“If we proactively respond to the evolving challenges, I’m confident the industry will have a bright future.”
Senior Vice President of Upstream,
Mohammed Y. Al Qatani
Saudi Aramco had a strong representation at MEOS 2017, underlining the conference’s preeminence as a platform for discussion and the sharing of technical knowledge in the region.
On day two of the event, Saudi Aramco’s senior vice president of Upstream, Mohammed Y. Al Qahtani, addressed future energy needs during an executive plenary session.
“What our industry has achieved in all these years should make us proud. We have played a pivotal role in driving global prosperity — a role that continues to this day,” said Al Qahtani. “Today, roughly 80% of the world’s primary energy demand is supplied by fossil fuels.
“Even in 2040, we anticipate that the call on fossil fuels will continue to grow in absolute terms and we will still be meeting three-quarters of that demand. And while alternatives such as solar, wind and electric vehicles are making progress and becoming significant businesses in their own right, their share of the global energy mix remains low.
“They also face significant technological and economic hurdles, and time will be the biggest factor in overcoming them.”
Al Qahtani told delegates that key energy institutions and petroleum companies expect long-term oil demand to be in the range of 110 million barrels per day in the 2030 to 2050 time frame.
“Gas is likely to perform even better and is expected to serve as the bridge fuel during the energy transition. So, the role of oil and gas in the global energy mix seems likely to remain significant for decades to come,” he said.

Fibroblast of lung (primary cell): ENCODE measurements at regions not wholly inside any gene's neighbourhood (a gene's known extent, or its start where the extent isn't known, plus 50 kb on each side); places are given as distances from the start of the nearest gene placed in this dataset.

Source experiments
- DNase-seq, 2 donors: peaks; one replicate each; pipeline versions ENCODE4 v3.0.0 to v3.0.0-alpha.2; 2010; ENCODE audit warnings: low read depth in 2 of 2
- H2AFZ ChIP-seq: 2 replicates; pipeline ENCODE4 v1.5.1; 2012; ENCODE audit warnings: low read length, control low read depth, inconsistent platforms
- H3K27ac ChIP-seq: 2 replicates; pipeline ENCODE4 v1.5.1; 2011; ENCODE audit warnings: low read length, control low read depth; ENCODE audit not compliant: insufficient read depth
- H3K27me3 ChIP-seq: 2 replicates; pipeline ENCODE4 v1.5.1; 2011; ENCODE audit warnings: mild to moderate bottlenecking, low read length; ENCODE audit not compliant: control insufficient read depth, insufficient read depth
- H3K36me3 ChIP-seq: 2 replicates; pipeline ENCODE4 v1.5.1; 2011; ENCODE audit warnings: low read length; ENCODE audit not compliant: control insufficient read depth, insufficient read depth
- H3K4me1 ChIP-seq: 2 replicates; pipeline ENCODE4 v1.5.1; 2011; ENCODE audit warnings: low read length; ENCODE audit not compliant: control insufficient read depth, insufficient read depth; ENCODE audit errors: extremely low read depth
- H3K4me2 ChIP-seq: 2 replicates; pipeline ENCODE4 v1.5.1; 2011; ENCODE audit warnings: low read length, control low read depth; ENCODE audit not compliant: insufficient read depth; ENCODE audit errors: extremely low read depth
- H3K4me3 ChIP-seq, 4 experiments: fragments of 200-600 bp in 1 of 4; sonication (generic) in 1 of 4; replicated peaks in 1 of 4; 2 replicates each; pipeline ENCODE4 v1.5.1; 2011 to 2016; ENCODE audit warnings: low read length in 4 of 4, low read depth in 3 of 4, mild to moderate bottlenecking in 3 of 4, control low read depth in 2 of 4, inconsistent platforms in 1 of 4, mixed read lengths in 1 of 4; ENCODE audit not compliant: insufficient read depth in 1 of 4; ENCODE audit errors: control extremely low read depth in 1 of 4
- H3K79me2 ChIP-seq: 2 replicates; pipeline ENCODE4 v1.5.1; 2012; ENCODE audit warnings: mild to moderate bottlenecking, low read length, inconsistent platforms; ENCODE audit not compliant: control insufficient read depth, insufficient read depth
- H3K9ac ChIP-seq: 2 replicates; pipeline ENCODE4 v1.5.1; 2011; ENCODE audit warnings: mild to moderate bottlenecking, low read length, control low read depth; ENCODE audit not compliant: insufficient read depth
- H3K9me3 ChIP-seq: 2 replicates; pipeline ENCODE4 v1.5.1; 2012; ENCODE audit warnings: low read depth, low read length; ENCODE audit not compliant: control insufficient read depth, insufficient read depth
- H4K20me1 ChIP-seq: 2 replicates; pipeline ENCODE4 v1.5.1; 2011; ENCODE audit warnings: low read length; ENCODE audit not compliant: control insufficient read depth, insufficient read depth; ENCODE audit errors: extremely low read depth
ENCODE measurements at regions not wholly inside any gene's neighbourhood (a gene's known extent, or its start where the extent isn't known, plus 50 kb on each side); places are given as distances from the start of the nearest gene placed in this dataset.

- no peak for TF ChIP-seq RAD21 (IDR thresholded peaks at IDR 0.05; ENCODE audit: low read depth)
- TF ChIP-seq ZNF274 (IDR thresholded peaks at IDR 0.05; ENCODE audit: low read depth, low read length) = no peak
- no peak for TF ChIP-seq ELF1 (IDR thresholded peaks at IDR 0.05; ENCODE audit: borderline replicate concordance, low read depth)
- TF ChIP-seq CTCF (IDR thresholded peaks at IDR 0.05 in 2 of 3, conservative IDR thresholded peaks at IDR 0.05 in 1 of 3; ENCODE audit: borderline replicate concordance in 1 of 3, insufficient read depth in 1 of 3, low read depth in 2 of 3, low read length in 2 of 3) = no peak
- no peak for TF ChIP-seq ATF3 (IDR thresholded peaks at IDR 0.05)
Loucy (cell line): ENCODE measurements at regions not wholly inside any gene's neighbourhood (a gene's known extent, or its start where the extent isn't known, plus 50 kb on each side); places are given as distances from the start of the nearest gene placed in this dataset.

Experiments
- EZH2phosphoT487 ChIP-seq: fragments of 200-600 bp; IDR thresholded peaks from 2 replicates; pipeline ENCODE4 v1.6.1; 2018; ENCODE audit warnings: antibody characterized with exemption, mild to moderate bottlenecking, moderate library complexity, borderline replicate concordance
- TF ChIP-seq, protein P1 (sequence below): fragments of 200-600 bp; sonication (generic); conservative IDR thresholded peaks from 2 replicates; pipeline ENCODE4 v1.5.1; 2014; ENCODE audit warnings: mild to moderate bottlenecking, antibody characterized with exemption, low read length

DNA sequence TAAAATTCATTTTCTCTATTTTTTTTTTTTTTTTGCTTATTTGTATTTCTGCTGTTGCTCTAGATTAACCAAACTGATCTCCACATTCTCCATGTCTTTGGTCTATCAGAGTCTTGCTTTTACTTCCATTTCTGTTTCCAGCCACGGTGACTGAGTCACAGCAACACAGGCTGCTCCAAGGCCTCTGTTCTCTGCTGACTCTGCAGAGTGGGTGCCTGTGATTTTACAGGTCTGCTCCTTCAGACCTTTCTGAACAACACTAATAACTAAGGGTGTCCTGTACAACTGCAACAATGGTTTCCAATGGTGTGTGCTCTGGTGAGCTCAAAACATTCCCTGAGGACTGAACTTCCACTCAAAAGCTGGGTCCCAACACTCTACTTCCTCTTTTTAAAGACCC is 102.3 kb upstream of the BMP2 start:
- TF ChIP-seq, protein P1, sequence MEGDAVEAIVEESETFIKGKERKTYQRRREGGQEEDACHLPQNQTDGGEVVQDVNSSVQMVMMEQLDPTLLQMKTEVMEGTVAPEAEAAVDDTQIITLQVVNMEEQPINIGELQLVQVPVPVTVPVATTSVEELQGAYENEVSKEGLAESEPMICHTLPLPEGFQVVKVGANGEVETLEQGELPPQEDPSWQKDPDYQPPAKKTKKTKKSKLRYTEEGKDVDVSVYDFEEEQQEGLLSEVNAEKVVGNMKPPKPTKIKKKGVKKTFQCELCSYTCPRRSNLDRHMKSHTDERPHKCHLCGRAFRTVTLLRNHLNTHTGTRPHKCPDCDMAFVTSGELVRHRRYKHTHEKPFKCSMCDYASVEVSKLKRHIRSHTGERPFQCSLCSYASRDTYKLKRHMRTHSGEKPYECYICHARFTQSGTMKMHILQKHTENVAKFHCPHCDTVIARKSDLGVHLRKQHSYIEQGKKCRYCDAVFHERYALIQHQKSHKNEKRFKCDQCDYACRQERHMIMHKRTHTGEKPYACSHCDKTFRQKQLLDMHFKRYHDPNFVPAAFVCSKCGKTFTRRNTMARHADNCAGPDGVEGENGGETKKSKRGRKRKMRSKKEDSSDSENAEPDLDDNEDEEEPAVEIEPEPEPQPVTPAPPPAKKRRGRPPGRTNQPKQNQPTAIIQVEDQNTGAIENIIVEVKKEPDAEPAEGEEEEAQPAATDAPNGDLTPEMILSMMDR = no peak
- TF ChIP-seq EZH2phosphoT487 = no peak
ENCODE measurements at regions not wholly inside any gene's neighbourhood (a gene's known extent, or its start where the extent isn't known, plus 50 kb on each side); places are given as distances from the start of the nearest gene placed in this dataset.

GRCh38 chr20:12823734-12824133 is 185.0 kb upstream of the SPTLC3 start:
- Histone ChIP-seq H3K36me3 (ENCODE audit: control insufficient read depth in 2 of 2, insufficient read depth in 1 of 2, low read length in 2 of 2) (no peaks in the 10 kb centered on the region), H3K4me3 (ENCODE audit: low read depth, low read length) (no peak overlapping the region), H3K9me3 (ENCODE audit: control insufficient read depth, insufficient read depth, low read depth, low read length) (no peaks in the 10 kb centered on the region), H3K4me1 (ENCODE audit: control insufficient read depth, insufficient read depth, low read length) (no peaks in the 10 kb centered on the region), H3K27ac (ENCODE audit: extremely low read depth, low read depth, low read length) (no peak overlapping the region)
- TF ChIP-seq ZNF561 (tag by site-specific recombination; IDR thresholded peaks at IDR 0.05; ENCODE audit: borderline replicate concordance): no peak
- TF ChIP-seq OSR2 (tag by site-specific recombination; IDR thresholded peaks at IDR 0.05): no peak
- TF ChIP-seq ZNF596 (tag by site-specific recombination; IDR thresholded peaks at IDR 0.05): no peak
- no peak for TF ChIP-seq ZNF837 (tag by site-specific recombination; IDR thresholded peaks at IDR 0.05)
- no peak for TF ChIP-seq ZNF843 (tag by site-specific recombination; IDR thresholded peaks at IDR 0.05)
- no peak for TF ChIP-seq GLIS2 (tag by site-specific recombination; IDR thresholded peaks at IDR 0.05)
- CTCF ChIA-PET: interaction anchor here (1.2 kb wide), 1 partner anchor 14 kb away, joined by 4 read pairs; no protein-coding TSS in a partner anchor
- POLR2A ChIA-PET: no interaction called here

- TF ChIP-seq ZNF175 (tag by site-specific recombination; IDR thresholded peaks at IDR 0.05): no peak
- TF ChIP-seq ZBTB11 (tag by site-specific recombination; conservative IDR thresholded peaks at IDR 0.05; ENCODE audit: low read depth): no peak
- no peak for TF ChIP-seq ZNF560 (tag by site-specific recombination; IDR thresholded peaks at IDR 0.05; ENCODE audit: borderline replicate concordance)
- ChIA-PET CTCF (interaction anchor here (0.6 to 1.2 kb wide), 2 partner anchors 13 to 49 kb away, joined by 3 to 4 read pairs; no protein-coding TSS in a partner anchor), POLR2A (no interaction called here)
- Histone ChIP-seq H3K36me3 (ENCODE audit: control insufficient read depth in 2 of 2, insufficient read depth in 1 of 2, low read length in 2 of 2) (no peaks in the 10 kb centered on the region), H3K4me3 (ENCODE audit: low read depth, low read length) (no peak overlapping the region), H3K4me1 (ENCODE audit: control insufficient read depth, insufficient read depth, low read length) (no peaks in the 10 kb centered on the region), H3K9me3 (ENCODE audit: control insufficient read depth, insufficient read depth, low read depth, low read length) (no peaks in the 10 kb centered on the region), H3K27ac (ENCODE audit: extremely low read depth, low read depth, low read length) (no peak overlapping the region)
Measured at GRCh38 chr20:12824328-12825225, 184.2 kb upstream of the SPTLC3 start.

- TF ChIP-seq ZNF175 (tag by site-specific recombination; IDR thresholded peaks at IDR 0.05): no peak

Challenges Facing the Industry
Al Qahtani also highlighted the challenges facing the industry, including upstream costs. These more than doubled in the first decade of the century, staying at that level, before declining during the recent downturn. However, costs were again picking up as activity increased.
“That’s also influenced by the growing maturity of oil fields, and new discoveries and developments being more challenging,” he said. “What makes this trend in our industry even more troubling is that, by contrast, the costs of alternatives are on a downward trend. At some point, their paths will cross. Combine rising costs with continued volatility and cyclicality of the oil market, and pressure will only build on the industry.”
There was, said Al Qahtani, an urgent need to radically transform the industry, rapidly, and across the board, without compromising safety and the environment.
He outlined five areas that are critical for delivering transformation: innovation, the financial bottom line, cost management, technology, and talent.
Al Qahtani stressed that innovation defines the history of the oil industry, and its current success, concluding, “It’s why I’m confident that we, inside the industry, will lead the radical and rapid transformation that’s essential to secure our future.”
MEOS 2017 attracted a record number of submissions and more than 270 papers were presented during 50 technical sessions, covering topics related to reservoirs, production and facilities, exploration, drilling and completions, project management and human resources, among others.